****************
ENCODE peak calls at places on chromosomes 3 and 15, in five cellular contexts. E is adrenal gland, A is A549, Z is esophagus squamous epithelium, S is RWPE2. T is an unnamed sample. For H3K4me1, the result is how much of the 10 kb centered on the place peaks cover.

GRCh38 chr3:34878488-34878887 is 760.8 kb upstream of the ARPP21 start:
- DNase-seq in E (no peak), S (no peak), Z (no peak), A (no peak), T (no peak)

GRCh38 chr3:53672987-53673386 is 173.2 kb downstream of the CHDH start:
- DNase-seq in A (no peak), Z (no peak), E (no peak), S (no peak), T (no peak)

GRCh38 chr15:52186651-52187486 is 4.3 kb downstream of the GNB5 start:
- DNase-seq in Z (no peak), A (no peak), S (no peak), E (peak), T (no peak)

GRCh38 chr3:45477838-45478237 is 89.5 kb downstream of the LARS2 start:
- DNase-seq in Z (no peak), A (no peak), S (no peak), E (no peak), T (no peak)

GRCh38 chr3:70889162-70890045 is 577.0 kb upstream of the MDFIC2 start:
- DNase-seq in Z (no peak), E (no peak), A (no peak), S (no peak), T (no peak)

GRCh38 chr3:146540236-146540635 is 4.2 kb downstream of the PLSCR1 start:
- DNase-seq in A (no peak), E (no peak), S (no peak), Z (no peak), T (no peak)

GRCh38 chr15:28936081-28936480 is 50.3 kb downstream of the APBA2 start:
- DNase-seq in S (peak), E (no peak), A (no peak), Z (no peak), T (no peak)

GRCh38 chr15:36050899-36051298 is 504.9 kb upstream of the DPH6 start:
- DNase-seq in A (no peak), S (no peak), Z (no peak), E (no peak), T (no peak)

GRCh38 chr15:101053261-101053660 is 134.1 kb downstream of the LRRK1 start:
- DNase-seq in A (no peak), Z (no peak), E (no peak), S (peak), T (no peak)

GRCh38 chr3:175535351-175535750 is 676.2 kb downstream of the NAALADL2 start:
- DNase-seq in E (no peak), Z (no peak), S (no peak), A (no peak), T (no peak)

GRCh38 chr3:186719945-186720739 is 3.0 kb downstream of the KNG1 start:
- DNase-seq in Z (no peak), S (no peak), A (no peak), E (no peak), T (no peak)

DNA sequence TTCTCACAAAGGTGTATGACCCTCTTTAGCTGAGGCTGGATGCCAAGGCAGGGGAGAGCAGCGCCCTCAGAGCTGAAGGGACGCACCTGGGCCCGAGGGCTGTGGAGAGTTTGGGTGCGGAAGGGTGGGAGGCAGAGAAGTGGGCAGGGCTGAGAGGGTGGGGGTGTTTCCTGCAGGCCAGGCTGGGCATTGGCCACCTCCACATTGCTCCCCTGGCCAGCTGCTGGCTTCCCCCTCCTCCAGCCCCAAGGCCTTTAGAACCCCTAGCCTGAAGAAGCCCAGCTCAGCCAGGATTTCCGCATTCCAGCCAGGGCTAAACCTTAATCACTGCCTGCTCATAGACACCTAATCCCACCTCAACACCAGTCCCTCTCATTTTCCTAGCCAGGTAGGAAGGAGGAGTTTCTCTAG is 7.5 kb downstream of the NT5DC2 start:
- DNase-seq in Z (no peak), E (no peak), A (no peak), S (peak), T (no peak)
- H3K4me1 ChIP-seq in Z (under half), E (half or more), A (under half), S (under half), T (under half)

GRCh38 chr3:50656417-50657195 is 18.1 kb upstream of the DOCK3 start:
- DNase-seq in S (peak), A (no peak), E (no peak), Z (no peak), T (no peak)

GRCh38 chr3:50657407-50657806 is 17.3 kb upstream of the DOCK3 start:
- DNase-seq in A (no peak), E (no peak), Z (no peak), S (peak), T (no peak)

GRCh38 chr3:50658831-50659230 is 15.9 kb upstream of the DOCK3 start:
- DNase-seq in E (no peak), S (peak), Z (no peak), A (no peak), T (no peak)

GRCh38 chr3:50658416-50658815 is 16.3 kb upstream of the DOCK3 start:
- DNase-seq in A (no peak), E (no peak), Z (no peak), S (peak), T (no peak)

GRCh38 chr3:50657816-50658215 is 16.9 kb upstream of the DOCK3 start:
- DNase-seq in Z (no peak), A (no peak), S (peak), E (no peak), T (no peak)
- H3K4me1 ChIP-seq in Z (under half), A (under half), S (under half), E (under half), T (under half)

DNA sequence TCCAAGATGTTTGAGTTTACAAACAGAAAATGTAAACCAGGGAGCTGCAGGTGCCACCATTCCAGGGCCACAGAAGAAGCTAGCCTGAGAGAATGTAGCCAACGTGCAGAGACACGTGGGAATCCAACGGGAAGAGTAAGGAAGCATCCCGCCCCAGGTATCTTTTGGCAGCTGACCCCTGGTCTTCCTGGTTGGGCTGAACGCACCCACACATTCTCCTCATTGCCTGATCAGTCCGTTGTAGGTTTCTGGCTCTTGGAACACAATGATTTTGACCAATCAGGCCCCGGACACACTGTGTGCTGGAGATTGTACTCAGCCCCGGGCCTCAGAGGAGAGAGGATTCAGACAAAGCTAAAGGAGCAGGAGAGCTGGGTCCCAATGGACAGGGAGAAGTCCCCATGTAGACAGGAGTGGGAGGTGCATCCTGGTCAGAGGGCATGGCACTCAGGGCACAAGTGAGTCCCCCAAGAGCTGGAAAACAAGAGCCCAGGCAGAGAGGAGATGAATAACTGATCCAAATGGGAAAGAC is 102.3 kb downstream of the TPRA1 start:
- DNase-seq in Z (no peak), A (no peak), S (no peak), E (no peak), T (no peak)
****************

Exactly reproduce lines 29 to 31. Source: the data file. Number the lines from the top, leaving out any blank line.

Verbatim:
GRCh38 chr3:50657407-50657806 is 17.3 kb upstream of the DOCK3 start:
- DNase-seq in A (no peak), E (no peak), Z (no peak), S (peak), T (no peak)

GRCh38 chr3:50658831-50659230 is 15.9 kb upstream of the DOCK3 start: